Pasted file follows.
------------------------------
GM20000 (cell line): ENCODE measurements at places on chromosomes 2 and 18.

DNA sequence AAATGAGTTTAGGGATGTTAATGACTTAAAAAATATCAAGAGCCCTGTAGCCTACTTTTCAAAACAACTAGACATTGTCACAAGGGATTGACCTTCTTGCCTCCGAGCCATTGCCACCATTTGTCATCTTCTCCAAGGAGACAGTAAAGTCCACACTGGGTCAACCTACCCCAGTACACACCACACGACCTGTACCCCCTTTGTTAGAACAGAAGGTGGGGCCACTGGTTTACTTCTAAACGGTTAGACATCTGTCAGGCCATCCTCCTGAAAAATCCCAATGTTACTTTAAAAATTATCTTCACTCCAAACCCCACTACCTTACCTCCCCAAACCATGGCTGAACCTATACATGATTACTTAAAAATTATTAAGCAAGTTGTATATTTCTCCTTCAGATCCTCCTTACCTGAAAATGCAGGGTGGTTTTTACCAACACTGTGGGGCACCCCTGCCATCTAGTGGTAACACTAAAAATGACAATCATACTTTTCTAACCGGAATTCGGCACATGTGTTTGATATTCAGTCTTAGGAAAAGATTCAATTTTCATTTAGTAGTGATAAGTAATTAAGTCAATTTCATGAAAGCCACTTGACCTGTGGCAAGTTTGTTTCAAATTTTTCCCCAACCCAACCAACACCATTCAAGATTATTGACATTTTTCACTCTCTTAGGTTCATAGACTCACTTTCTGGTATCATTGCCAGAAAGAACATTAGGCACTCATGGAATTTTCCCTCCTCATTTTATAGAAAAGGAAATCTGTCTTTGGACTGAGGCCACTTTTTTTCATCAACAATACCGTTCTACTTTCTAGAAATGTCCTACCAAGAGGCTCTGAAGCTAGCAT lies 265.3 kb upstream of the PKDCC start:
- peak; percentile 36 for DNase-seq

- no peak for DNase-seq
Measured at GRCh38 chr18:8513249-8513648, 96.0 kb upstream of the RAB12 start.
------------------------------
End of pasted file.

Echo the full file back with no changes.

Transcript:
GM20000 (cell line): ENCODE measurements at places on chromosomes 2 and 18.

DNA sequence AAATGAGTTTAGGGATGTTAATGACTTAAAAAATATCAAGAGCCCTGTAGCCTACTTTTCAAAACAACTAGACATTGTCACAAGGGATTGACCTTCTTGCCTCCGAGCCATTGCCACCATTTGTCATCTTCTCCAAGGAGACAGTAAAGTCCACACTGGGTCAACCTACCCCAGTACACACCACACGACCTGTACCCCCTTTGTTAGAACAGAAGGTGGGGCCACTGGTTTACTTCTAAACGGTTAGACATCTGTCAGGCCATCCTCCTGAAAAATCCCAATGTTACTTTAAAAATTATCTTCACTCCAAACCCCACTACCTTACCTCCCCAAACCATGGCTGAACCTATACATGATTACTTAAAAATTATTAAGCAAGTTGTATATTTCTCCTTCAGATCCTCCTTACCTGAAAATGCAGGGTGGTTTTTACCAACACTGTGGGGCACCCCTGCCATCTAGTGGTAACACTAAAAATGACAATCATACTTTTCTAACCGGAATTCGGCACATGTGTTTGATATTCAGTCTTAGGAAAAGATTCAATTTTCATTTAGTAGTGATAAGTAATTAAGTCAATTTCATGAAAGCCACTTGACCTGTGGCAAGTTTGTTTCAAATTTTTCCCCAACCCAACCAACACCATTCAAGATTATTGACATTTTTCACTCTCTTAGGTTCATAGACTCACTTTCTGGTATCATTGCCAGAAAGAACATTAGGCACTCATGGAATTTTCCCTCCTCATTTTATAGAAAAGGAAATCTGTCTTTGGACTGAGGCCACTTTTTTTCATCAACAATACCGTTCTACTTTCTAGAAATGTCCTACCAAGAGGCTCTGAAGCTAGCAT lies 265.3 kb upstream of the PKDCC start:
- peak; percentile 36 for DNase-seq

- no peak for DNase-seq
Measured at GRCh38 chr18:8513249-8513648, 96.0 kb upstream of the RAB12 start.